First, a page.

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ABSTRACT: OBJECTIVE: To assess the nutritional quality of lunchtime food consumption among elementary-school children on Prince Edward Island according to the source of food consumed (home v. school). DESIGN: Students completed a lunchtime food record during an in-class survey. Dietary adequacy was assessed by comparing median micronutrient intakes with one-third of the Estimated Average Requirement; median macronutrient intakes were compared with the Acceptable Macronutrient Distribution Ranges. The Wilcoxon signed rank test was used to assess differences in nutrient intakes according to source of food consumed. SETTING: Elementary schools in Prince Edward Island, Canada. SUBJECTS: Grade 5 and 6 students (n 1980). RESULTS: Foods purchased at school were higher in nutrient density for ten micronutrients (Ca, Mg, K, Zn, vitamin A, vitamin D, riboflavin, niacin, vitamin B6 and vitamin B12) compared with packed lunch foods from home, which were higher in three micronutrients (Fe, vitamin C and folate). School lunches provided sufficient protein but were higher in sugar and fat than home lunches. Foods brought from home were higher in carbohydrates, fibre and Na than foods purchased at school. CONCLUSIONS: The overall nutritional quality of lunches was poor, regardless of source. A significant proportion of foods consumed by the students came from home sources; these were lower nutritional quality and were higher in Na than foods offered at school. Findings suggest that improving the dietary habits of school-aged children will require a collaborative effort from multiple stakeholders, including parents.Public Health Nutrition 04/2012; · 2.25 Impact Factor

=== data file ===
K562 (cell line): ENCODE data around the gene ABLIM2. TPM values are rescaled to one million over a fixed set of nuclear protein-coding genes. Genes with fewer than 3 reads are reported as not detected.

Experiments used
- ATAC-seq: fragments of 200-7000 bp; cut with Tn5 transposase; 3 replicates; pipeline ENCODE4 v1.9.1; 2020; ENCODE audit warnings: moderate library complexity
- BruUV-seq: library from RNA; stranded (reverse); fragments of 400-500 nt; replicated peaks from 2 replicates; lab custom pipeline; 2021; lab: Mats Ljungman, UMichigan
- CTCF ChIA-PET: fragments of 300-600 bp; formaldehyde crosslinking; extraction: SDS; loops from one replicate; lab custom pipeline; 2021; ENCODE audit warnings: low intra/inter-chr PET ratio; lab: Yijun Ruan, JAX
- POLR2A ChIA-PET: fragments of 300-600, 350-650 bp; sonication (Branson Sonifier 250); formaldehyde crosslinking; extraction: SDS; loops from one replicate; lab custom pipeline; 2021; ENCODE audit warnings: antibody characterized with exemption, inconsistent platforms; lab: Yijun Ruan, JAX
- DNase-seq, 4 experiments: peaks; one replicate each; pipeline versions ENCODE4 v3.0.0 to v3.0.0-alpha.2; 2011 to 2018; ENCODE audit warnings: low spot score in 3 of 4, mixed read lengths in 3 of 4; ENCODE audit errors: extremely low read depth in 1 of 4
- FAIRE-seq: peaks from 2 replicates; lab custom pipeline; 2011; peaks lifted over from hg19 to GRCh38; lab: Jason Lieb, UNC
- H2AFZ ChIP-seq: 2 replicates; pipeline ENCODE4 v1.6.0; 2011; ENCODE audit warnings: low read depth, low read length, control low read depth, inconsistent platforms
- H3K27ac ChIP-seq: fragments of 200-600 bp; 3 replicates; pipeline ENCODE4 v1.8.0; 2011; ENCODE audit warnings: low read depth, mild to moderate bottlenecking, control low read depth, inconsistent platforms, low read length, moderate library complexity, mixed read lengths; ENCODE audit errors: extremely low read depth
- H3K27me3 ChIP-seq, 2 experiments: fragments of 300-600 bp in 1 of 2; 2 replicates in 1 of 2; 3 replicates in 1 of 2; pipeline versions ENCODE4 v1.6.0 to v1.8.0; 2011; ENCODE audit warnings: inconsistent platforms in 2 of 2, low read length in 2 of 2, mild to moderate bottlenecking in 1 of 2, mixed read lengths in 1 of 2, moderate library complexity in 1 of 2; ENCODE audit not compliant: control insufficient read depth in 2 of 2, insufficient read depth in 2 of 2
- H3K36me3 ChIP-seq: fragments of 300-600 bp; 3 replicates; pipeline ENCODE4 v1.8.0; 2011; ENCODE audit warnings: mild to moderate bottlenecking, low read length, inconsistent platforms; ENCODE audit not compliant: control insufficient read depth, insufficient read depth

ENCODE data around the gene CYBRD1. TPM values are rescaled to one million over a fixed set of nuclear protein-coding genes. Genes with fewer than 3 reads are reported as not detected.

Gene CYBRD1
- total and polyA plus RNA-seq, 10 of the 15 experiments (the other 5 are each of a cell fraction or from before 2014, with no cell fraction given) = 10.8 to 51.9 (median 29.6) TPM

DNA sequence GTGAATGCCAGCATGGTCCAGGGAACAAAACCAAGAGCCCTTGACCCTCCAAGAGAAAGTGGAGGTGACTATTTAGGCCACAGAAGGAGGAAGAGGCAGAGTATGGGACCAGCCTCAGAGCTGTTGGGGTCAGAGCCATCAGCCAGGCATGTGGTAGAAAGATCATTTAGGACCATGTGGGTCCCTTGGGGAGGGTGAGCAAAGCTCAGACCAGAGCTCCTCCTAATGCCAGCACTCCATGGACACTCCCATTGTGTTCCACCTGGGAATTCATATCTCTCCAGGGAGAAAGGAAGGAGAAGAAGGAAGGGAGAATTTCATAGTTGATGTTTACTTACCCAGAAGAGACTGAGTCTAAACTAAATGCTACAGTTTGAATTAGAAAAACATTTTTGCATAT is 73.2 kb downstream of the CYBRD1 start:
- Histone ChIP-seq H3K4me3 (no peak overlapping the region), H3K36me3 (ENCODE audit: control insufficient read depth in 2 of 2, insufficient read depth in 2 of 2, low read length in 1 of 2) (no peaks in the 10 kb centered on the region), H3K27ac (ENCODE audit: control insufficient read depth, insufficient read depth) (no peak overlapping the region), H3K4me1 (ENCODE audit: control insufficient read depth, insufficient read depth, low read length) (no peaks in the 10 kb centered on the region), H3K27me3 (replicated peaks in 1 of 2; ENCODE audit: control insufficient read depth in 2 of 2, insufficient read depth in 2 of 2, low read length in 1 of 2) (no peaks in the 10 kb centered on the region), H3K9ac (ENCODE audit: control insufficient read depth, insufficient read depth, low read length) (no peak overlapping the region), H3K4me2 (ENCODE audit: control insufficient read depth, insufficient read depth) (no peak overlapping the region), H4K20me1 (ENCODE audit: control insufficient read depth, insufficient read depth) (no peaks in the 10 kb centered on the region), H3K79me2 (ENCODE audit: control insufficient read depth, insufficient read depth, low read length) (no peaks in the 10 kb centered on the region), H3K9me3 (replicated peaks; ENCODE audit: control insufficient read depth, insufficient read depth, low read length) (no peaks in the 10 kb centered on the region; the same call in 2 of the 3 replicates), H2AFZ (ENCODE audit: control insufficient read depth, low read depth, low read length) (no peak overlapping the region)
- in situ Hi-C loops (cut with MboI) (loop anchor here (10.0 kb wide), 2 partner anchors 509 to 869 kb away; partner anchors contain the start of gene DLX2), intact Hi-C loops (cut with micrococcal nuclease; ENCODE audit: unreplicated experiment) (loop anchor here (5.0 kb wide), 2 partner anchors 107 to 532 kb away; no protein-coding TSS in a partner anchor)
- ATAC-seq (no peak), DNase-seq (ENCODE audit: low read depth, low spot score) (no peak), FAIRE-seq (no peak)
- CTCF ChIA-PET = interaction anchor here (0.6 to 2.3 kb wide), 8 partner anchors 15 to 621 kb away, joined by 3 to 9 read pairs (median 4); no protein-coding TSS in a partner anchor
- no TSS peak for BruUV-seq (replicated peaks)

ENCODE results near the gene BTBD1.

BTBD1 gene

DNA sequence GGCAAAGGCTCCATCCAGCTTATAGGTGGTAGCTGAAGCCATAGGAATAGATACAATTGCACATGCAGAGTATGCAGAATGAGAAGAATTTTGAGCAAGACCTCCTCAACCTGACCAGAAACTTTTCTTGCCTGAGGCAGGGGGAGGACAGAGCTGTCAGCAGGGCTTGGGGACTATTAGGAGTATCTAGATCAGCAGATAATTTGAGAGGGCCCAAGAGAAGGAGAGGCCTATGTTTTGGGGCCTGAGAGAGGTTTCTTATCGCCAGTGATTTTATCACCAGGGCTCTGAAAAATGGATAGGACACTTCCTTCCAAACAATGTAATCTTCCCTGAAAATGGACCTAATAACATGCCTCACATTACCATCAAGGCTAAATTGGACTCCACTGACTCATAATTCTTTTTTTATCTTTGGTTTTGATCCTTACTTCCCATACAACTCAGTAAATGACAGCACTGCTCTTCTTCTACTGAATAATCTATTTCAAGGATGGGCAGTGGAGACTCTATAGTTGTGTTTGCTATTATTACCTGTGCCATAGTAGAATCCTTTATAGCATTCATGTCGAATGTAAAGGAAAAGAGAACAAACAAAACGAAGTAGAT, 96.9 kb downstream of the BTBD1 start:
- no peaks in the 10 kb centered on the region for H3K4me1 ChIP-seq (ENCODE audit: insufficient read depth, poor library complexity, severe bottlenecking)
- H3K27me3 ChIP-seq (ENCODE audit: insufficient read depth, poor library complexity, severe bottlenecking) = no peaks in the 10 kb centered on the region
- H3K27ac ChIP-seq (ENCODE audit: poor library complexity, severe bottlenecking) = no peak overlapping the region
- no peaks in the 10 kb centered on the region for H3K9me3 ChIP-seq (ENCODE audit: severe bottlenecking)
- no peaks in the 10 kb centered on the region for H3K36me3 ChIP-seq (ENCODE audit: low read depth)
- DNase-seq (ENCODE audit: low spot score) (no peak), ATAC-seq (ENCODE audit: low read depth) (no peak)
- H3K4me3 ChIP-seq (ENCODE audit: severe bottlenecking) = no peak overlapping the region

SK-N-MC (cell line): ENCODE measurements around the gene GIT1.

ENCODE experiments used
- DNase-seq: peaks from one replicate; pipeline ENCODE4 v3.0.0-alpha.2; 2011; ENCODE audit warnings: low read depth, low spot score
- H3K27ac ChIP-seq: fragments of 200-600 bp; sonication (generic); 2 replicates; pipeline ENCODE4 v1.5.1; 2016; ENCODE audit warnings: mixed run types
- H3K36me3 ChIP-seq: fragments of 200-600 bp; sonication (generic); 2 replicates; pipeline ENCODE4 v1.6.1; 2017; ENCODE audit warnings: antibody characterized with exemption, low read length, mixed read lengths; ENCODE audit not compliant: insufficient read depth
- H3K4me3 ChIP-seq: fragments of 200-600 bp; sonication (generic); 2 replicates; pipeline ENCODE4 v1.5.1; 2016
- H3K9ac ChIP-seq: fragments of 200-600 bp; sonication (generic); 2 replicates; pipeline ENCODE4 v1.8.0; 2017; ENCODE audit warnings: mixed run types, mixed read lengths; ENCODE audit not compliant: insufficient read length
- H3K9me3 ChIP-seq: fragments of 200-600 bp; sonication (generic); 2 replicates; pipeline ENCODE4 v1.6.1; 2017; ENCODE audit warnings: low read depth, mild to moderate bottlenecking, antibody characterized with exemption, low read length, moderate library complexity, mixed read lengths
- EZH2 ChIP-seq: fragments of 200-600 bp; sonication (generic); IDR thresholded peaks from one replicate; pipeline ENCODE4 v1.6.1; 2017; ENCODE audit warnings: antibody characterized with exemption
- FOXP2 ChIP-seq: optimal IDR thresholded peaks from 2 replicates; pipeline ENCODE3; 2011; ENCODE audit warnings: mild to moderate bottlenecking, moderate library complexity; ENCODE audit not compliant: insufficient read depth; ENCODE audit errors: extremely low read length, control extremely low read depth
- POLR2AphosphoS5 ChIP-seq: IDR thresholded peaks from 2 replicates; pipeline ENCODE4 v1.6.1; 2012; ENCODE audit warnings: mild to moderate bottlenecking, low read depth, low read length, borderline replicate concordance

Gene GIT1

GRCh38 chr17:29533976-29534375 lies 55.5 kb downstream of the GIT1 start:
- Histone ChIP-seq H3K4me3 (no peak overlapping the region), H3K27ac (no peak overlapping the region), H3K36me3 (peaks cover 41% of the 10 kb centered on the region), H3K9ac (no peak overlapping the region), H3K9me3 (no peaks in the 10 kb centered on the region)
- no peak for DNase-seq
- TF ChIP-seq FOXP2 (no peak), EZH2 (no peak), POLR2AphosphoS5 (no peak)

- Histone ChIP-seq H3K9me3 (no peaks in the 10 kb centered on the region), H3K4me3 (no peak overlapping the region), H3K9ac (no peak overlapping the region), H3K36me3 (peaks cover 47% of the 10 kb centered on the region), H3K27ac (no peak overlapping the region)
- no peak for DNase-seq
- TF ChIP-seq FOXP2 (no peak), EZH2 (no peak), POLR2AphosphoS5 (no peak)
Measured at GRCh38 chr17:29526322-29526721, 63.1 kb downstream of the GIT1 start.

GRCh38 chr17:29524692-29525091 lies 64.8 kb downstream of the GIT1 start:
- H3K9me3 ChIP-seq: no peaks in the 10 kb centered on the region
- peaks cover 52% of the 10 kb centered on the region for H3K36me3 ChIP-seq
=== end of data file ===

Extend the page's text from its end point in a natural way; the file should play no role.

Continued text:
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ABSTRACT: Obtaining valid, reliable dietary intake data for young children is challenging. The objective of this study was to assess the validity, reliability, and acceptability of the addition of photography to traditional written diet diaries for recording young children's dietary intake. Twenty-two parents of preschoolers enrolled to complete a 2-day photographic diet diary for their child. Diaries were coded by a trained nursing student for food weight, calories, and macronutrients. A random sample of diaries was evaluated by an independent nutritionist to determine interrater reliability. Convergent validity was tested by comparing visual estimates and actual values of photos of 24 researcher-created meals/snacks. Acceptability was assessed through participants' feedback, completion rates for the project, project costs, and quality of the data obtained. Reliability was assessed by computing intraclass correlations between caloric and macronutrient data from 2 independent diary evaluators. Convergent validity was assessed by calculating intraclass correlations between visually estimated photo diary evaluations and actual premeasured researcher-created meals/snacks. Medium to large correlations between the 2 independent evaluators (.51-.63) were found for caloric and macronutrient values, with the exception of protein (r = –.21). Strong correlations (food served, r = .69-.96; food consumed, r = .66-.83) were obtained between visual estimates and actual values of calories and macronutrients for the premeasured foods. Preliminary results indicate the addition of photographs to a traditional diet diary may enhance the validity and reliability of prospective dietary intake recording. Parents and children indicated the activity was fun, and quality data resulted, indicating that this method is acceptable.ICAN Infant Child & Adolescent Nutrition 01/2009; 1(1):27-36.